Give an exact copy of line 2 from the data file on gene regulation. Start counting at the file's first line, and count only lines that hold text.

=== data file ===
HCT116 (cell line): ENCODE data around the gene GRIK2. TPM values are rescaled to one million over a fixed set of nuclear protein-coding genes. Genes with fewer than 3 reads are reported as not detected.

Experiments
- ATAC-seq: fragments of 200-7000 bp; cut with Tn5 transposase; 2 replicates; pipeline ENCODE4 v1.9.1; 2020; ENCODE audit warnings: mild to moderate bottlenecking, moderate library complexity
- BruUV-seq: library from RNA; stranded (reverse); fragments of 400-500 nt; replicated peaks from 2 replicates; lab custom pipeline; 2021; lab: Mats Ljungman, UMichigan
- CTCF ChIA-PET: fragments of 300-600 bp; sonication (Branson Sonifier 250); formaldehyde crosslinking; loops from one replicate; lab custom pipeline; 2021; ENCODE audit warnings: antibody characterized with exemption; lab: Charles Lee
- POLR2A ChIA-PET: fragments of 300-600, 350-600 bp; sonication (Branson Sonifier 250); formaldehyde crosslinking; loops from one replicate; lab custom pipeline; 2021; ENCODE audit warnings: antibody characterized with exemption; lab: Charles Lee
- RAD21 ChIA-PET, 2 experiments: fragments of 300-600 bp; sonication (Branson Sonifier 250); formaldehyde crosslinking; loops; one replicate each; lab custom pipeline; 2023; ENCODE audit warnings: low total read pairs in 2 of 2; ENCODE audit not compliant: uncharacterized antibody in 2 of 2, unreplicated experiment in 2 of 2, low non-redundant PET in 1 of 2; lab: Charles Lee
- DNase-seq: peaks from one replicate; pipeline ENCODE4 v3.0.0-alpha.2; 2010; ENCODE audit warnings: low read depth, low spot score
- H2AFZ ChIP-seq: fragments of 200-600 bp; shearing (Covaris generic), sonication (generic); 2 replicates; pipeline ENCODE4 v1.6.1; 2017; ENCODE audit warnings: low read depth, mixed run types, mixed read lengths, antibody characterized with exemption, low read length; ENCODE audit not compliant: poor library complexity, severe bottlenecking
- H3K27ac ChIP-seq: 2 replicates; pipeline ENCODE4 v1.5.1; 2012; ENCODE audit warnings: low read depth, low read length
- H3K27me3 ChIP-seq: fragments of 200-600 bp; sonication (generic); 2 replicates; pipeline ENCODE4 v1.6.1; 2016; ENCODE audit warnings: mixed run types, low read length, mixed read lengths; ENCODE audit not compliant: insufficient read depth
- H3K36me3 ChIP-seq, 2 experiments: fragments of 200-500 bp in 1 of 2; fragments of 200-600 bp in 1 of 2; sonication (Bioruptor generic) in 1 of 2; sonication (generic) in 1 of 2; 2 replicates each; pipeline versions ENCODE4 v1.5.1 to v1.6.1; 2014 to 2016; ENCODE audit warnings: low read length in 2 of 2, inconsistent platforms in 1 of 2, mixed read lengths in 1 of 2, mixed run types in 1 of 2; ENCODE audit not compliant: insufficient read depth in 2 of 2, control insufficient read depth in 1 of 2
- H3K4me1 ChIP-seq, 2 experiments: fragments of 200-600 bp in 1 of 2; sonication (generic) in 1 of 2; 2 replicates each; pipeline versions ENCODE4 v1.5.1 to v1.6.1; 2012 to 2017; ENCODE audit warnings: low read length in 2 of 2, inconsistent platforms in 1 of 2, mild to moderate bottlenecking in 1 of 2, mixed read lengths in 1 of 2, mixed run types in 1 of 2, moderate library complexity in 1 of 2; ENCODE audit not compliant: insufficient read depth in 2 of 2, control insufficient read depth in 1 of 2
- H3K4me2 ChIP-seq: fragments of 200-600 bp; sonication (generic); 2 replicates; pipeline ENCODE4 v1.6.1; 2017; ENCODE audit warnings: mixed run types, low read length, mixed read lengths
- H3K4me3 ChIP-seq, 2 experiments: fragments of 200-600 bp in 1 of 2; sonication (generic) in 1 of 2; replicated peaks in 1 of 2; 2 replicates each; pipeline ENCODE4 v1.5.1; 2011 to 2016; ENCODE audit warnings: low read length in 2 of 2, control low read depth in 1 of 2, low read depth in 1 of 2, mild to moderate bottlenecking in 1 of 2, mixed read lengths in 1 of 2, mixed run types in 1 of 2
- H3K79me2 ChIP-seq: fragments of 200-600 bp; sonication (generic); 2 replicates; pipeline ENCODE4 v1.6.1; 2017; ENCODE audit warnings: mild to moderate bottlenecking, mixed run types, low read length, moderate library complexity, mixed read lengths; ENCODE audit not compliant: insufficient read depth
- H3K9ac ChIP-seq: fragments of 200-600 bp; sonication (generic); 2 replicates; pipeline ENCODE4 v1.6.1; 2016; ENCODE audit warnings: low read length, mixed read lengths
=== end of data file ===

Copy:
Experiments